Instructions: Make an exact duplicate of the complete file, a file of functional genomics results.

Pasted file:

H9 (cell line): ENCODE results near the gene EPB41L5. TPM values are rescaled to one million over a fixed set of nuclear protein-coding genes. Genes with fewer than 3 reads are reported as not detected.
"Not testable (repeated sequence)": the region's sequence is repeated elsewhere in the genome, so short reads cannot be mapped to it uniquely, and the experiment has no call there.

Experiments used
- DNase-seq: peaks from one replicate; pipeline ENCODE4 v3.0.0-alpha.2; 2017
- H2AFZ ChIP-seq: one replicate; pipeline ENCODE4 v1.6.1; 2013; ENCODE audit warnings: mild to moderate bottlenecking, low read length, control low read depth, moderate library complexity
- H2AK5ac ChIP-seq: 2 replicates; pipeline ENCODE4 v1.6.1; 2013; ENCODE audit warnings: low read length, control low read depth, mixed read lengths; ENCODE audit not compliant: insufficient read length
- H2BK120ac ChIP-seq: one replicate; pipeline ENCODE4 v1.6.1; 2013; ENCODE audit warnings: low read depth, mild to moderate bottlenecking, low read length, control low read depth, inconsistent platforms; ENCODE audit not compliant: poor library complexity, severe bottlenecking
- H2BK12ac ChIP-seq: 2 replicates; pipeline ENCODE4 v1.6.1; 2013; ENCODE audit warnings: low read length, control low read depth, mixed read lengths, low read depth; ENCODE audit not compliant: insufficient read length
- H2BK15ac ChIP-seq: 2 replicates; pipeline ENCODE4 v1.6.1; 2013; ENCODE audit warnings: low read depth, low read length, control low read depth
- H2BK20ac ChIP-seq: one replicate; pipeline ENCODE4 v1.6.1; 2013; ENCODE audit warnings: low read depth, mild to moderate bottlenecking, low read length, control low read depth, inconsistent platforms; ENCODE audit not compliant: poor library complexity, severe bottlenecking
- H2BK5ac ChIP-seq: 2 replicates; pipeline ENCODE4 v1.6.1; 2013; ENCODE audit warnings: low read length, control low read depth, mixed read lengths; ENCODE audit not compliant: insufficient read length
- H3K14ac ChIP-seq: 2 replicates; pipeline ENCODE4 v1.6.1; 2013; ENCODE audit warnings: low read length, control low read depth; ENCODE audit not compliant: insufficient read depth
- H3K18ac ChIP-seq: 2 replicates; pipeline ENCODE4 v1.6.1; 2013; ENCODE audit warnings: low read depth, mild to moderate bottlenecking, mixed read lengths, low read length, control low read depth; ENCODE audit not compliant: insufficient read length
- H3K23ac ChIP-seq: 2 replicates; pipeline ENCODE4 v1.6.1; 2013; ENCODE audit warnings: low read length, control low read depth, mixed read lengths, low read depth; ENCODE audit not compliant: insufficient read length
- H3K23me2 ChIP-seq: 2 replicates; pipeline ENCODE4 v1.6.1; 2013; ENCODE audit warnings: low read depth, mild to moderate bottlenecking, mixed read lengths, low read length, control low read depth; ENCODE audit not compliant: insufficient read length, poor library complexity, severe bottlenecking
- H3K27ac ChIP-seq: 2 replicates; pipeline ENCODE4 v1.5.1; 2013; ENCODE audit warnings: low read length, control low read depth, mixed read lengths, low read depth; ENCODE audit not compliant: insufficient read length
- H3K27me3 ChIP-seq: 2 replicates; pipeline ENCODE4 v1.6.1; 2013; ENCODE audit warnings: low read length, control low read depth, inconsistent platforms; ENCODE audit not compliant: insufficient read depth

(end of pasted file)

H9 (cell line): ENCODE results near the gene EPB41L5. TPM values are rescaled to one million over a fixed set of nuclear protein-coding genes. Genes with fewer than 3 reads are reported as not detected.
"Not testable (repeated sequence)": the region's sequence is repeated elsewhere in the genome, so short reads cannot be mapped to it uniquely, and the experiment has no call there.

Experiments used
- DNase-seq: peaks from one replicate; pipeline ENCODE4 v3.0.0-alpha.2; 2017
- H2AFZ ChIP-seq: one replicate; pipeline ENCODE4 v1.6.1; 2013; ENCODE audit warnings: mild to moderate bottlenecking, low read length, control low read depth, moderate library complexity
- H2AK5ac ChIP-seq: 2 replicates; pipeline ENCODE4 v1.6.1; 2013; ENCODE audit warnings: low read length, control low read depth, mixed read lengths; ENCODE audit not compliant: insufficient read length
- H2BK120ac ChIP-seq: one replicate; pipeline ENCODE4 v1.6.1; 2013; ENCODE audit warnings: low read depth, mild to moderate bottlenecking, low read length, control low read depth, inconsistent platforms; ENCODE audit not compliant: poor library complexity, severe bottlenecking
- H2BK12ac ChIP-seq: 2 replicates; pipeline ENCODE4 v1.6.1; 2013; ENCODE audit warnings: low read length, control low read depth, mixed read lengths, low read depth; ENCODE audit not compliant: insufficient read length
- H2BK15ac ChIP-seq: 2 replicates; pipeline ENCODE4 v1.6.1; 2013; ENCODE audit warnings: low read depth, low read length, control low read depth
- H2BK20ac ChIP-seq: one replicate; pipeline ENCODE4 v1.6.1; 2013; ENCODE audit warnings: low read depth, mild to moderate bottlenecking, low read length, control low read depth, inconsistent platforms; ENCODE audit not compliant: poor library complexity, severe bottlenecking
- H2BK5ac ChIP-seq: 2 replicates; pipeline ENCODE4 v1.6.1; 2013; ENCODE audit warnings: low read length, control low read depth, mixed read lengths; ENCODE audit not compliant: insufficient read length
- H3K14ac ChIP-seq: 2 replicates; pipeline ENCODE4 v1.6.1; 2013; ENCODE audit warnings: low read length, control low read depth; ENCODE audit not compliant: insufficient read depth
- H3K18ac ChIP-seq: 2 replicates; pipeline ENCODE4 v1.6.1; 2013; ENCODE audit warnings: low read depth, mild to moderate bottlenecking, mixed read lengths, low read length, control low read depth; ENCODE audit not compliant: insufficient read length
- H3K23ac ChIP-seq: 2 replicates; pipeline ENCODE4 v1.6.1; 2013; ENCODE audit warnings: low read length, control low read depth, mixed read lengths, low read depth; ENCODE audit not compliant: insufficient read length
- H3K23me2 ChIP-seq: 2 replicates; pipeline ENCODE4 v1.6.1; 2013; ENCODE audit warnings: low read depth, mild to moderate bottlenecking, mixed read lengths, low read length, control low read depth; ENCODE audit not compliant: insufficient read length, poor library complexity, severe bottlenecking
- H3K27ac ChIP-seq: 2 replicates; pipeline ENCODE4 v1.5.1; 2013; ENCODE audit warnings: low read length, control low read depth, mixed read lengths, low read depth; ENCODE audit not compliant: insufficient read length
- H3K27me3 ChIP-seq: 2 replicates; pipeline ENCODE4 v1.6.1; 2013; ENCODE audit warnings: low read length, control low read depth, inconsistent platforms; ENCODE audit not compliant: insufficient read depth